Jonathan Edwards: 4 Great Paragraphs (Part 2)

Posted at Ligonier Ministries

FROM Jun 03, 2013 Category: Articles

On to our second paragraph. In my study of great leaders and thinkers, I find special enjoyment perusing the letters of the same. In letters to friends and family members, we see the worldview of the historical figure boiled down, and the personality on display. This is valuable in the case of Edwards, for true to his regional roots, he did not write a great deal about himself.

In Edwards’ interaction with his family, we gain a sense for his spiritual seriousness, but also for his tender love of his children. In a letter to his daughter Esther, dated May 27, 1755, we see both of these qualities on display:

Dear Child,

Though you are a great way off from us, yet you are not out of our minds: I am full of concern for you, often think of you, and often pray for you. Though you are at so great a distance from us, and from all your relations, yet this is a comfort to us, that the same God that is here, is also at Onohquaga; and that though you are out of our sight and out of our reach, you are always in God’s hands, who is infinitely gracious; and we can go to him, and commit you to his care and mercy. Take heed that you don’t forget or neglect him. Always set God before your eyes, and live in his fear, and seek him every day with all diligence: for ‘tis he, and he only can make you happy or miserable, as he pleases; and your life and health, and the eternal salvation of your soul, and your all in this life and that which is to come, depends on his will and pleasure.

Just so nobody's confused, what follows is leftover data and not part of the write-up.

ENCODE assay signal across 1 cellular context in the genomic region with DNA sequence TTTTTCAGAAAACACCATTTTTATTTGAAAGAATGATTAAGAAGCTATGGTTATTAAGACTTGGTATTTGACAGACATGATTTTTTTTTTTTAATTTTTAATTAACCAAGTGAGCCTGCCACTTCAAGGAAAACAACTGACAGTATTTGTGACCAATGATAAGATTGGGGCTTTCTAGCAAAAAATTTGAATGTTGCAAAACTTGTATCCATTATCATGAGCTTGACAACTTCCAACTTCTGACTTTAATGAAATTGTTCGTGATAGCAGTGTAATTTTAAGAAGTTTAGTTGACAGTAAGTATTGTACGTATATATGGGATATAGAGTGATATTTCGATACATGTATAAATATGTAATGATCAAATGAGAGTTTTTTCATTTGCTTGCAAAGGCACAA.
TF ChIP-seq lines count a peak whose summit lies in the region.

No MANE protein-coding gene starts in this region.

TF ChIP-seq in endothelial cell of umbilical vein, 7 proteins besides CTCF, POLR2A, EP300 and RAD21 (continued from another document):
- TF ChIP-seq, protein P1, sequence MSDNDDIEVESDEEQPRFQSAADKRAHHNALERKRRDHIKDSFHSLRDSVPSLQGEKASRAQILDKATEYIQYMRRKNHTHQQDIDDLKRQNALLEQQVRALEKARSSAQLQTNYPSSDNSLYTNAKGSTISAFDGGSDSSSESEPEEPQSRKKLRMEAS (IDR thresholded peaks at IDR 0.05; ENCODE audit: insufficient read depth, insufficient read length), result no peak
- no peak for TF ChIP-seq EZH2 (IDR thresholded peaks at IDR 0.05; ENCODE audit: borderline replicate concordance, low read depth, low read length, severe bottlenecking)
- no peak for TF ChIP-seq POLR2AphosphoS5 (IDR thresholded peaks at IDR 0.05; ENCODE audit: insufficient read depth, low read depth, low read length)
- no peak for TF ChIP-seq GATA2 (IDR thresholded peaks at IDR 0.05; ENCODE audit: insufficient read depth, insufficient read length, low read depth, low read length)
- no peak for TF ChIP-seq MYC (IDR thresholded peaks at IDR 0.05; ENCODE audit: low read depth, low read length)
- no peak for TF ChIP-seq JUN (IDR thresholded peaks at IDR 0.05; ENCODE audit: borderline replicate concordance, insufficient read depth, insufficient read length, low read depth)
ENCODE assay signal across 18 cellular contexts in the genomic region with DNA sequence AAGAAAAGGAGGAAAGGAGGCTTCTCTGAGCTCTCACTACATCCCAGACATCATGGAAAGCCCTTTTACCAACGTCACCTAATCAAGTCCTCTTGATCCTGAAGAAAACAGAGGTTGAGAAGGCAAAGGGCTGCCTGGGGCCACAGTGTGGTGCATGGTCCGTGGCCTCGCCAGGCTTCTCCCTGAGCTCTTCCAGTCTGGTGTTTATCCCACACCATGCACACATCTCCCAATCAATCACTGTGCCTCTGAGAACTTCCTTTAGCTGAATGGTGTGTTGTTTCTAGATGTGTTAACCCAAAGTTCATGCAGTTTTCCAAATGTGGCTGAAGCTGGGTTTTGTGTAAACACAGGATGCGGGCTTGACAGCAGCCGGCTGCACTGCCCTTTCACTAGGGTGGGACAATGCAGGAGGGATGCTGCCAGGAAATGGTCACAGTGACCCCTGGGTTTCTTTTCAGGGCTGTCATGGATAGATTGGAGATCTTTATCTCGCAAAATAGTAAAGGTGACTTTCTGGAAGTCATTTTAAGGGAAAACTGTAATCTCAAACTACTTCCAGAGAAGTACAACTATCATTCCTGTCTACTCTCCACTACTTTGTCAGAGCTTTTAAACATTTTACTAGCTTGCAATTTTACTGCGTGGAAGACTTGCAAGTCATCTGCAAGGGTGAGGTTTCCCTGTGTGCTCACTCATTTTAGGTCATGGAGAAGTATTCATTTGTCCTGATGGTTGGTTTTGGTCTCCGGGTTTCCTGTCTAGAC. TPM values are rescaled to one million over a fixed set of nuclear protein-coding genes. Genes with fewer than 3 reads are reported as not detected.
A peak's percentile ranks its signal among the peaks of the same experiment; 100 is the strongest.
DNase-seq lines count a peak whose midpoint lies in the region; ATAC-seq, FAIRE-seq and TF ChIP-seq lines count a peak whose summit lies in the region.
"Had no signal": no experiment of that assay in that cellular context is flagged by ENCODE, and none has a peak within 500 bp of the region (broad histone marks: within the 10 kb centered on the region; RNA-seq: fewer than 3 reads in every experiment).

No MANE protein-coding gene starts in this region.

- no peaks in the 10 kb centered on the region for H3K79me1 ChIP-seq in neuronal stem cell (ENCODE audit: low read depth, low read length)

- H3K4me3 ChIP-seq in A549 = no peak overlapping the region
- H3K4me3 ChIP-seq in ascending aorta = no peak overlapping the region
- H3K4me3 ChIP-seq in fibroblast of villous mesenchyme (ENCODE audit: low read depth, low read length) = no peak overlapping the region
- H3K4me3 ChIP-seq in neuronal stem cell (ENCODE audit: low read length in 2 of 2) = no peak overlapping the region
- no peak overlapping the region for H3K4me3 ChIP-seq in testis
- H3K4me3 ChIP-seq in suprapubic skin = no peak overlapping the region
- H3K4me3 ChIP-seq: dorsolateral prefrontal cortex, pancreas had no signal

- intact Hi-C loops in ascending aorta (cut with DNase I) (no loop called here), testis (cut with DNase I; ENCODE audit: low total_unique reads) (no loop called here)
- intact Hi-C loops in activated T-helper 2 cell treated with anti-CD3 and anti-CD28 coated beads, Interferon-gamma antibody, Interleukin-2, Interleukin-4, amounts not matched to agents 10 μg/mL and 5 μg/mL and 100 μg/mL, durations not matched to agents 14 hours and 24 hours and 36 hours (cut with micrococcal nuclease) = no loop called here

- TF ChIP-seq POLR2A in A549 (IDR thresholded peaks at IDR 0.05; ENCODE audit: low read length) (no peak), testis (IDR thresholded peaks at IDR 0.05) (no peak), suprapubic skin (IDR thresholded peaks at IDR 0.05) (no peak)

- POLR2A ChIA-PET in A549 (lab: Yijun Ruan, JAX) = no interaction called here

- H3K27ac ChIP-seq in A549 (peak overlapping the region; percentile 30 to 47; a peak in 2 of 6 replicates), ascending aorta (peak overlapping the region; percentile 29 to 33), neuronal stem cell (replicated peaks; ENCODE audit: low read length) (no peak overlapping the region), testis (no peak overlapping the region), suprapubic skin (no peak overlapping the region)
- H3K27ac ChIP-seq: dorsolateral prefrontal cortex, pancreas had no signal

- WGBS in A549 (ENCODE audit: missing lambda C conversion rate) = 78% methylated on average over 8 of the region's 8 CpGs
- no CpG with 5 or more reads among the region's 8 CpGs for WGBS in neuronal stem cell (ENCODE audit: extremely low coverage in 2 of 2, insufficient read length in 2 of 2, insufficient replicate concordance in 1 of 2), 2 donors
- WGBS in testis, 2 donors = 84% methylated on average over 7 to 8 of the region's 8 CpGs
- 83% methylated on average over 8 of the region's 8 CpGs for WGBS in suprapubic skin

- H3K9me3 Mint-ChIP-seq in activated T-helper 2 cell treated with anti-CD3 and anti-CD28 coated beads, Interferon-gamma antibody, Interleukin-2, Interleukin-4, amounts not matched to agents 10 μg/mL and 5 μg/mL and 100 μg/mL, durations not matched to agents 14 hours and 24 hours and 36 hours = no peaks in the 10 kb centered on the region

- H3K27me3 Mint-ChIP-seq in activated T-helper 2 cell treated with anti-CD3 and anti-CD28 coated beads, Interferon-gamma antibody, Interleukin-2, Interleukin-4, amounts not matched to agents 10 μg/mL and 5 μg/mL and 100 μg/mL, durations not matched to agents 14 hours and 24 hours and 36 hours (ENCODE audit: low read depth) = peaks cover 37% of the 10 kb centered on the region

The week before last, on Thursday, David died; whom you knew and used to play with, and who used to live at our house. His soul is gone into the eternal world. Whether he was prepared for death, we don’t know. This is a loud call of God to you to prepare for death. You see that they that are young die, as well as those that are old: David was not very much older than you. Remember what Christ has said, that you must be born again, or you never can see the kingdom of God. Never give yourself any rest, unless you have good evidence that you are converted and become a new creature. We hope that God will preserve your life and health, and return you to Stockbridge again in safety; but always remember that life is uncertain: you know not how soon you must die, and therefore had need to be always ready.

I am,

Your tender and affectionate father,

Jonathan Edwards. (Works 16, 666-67)

I realize that I have contravened the rules of the game and cited not one but two paragraphs. You must excuse me. I did so because this section shows what a godly father Jonathan Edwards was. If we only encounter the thundering Edwards of “Sinners in the Hands of an Angry God,” we will miss the fatherly side of the man. What a strong spiritual guide he was—speaking plainly but winsomely to his children to lead them to Christ. There is sobriety in these words, but also, in eighteenth-century form, deep affection and love.